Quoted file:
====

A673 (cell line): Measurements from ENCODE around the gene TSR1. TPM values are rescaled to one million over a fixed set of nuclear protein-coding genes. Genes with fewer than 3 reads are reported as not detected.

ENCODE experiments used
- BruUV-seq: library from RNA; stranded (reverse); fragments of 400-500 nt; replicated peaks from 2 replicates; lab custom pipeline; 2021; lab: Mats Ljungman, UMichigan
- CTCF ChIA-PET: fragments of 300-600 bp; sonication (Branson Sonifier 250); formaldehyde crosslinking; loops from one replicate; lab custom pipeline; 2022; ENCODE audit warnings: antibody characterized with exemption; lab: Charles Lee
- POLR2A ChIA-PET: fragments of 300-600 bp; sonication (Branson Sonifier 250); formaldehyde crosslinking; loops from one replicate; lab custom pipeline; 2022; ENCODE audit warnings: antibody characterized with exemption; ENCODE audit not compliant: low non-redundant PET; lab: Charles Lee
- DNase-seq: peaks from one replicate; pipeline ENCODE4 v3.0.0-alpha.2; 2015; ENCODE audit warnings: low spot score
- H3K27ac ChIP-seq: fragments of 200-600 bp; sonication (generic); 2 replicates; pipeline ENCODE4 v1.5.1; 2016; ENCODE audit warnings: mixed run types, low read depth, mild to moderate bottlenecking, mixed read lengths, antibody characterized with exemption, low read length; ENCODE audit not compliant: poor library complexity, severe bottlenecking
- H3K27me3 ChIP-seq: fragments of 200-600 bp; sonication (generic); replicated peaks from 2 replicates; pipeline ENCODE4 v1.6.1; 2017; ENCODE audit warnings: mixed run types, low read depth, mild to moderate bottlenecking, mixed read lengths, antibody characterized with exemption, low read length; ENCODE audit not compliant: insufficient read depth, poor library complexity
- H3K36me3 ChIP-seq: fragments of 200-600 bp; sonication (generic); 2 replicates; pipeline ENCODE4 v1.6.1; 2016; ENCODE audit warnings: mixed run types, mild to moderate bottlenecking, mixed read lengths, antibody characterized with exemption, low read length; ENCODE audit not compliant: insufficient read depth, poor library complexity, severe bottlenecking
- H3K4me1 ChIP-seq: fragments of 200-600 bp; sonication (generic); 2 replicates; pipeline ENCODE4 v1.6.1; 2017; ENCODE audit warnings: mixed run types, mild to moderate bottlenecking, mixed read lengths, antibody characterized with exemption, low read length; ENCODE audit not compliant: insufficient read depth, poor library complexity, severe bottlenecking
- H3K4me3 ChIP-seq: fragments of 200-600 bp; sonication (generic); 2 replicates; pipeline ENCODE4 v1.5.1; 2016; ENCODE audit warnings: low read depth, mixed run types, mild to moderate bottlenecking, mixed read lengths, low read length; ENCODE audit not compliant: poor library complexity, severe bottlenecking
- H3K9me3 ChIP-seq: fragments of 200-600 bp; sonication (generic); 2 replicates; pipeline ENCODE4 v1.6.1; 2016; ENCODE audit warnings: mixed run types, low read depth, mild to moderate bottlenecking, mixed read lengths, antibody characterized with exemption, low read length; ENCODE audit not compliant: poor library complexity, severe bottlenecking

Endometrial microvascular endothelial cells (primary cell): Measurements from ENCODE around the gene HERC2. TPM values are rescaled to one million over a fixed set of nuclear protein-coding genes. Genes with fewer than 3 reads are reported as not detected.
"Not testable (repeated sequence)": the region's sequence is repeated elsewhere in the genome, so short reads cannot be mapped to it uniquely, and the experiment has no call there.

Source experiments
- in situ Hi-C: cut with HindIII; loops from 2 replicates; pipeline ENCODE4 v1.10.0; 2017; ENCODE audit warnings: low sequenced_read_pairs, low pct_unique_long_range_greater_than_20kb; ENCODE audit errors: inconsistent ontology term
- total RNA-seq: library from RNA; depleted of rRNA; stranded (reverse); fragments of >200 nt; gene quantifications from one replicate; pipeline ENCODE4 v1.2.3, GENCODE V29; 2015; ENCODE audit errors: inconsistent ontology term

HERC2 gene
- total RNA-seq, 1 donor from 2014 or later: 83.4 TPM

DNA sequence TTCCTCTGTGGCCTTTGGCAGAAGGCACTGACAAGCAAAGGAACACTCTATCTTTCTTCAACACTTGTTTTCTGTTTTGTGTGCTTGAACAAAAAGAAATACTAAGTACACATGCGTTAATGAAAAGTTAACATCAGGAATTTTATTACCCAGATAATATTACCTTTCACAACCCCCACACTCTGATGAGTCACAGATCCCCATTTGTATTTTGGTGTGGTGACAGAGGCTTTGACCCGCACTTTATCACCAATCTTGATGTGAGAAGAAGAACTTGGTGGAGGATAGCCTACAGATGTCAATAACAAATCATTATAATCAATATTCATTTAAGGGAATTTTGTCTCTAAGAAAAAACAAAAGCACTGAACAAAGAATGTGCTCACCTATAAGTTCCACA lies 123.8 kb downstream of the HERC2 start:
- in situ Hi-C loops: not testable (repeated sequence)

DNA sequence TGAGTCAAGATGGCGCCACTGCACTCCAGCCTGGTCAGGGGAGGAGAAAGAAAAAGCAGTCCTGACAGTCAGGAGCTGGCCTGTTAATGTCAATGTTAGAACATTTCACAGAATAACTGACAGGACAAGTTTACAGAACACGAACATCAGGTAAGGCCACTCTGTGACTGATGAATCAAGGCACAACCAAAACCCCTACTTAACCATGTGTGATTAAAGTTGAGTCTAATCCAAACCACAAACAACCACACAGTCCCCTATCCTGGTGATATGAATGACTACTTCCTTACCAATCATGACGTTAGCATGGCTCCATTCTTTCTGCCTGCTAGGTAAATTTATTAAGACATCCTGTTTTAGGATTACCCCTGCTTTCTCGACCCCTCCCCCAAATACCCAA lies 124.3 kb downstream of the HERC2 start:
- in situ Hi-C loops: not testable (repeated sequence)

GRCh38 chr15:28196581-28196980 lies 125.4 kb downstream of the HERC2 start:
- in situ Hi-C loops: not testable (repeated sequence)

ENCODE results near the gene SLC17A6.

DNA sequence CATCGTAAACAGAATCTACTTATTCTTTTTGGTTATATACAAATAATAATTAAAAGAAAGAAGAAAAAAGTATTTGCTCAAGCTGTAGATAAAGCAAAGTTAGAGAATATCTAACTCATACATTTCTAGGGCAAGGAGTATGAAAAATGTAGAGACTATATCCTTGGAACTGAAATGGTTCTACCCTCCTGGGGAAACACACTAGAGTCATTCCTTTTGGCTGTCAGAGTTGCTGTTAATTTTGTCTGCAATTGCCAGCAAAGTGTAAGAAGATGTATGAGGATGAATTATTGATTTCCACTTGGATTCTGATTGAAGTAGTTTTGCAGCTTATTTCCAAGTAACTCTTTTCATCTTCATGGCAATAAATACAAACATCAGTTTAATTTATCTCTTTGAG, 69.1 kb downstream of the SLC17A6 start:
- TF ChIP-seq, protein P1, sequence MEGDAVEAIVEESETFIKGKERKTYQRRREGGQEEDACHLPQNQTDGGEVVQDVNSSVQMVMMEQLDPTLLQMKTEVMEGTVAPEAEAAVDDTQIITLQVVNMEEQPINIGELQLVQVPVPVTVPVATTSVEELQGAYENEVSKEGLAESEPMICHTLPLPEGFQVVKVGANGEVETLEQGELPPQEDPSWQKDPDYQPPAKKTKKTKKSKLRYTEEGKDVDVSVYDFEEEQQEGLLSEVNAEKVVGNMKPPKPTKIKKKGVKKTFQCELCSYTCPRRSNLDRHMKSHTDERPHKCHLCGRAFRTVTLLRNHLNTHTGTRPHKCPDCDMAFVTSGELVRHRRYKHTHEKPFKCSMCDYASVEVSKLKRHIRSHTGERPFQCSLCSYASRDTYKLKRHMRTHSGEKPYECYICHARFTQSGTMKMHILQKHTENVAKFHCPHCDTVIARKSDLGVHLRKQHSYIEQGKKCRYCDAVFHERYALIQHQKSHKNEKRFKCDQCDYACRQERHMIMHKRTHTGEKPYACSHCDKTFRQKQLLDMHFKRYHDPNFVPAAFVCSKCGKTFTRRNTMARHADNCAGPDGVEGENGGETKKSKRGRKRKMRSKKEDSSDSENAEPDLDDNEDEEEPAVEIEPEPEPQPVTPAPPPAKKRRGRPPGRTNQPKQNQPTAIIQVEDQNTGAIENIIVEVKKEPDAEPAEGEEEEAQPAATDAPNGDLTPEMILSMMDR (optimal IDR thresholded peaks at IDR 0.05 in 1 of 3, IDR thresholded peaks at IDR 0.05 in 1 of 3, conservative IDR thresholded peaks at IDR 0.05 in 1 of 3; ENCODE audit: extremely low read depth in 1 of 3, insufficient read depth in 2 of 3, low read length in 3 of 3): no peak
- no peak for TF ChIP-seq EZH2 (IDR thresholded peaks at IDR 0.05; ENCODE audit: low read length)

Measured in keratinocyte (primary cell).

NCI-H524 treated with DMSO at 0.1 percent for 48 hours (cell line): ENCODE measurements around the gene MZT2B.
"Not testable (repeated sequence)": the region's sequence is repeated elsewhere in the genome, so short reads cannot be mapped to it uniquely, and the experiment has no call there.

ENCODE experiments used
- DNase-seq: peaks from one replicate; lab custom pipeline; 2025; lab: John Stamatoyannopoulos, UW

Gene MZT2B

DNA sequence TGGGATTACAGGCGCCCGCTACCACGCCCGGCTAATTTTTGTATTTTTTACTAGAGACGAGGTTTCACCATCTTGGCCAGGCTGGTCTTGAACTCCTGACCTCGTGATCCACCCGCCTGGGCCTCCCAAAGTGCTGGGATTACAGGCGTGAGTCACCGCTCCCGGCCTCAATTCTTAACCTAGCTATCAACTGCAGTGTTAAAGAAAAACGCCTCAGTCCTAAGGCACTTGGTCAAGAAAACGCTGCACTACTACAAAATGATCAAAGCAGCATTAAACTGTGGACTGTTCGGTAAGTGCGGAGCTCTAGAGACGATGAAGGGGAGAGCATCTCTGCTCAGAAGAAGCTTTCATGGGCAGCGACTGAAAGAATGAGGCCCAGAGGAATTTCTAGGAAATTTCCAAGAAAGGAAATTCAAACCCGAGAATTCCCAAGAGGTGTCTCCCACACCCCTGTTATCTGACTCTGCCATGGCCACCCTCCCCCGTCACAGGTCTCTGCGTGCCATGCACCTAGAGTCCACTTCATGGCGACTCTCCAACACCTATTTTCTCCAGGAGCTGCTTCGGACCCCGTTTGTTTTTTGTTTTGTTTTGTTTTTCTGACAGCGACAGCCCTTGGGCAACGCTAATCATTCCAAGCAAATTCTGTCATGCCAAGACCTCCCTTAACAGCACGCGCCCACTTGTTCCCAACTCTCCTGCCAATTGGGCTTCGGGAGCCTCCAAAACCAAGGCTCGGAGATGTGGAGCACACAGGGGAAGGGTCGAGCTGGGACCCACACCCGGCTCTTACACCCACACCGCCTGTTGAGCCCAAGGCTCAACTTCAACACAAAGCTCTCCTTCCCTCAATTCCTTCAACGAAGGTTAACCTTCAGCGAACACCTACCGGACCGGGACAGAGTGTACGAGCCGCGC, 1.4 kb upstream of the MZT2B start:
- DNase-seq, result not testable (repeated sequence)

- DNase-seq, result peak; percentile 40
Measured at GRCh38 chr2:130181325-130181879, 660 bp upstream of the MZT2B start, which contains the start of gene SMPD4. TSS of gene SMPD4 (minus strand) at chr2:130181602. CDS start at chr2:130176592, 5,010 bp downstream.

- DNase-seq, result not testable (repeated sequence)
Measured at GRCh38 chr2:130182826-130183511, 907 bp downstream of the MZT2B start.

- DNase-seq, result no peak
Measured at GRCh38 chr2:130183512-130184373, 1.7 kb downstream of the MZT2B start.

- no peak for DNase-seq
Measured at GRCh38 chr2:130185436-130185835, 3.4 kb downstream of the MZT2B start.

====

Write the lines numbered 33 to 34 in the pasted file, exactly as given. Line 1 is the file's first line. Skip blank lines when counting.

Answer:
ENCODE experiments used
- DNase-seq: peaks from one replicate; lab custom pipeline; 2025; lab: John Stamatoyannopoulos, UW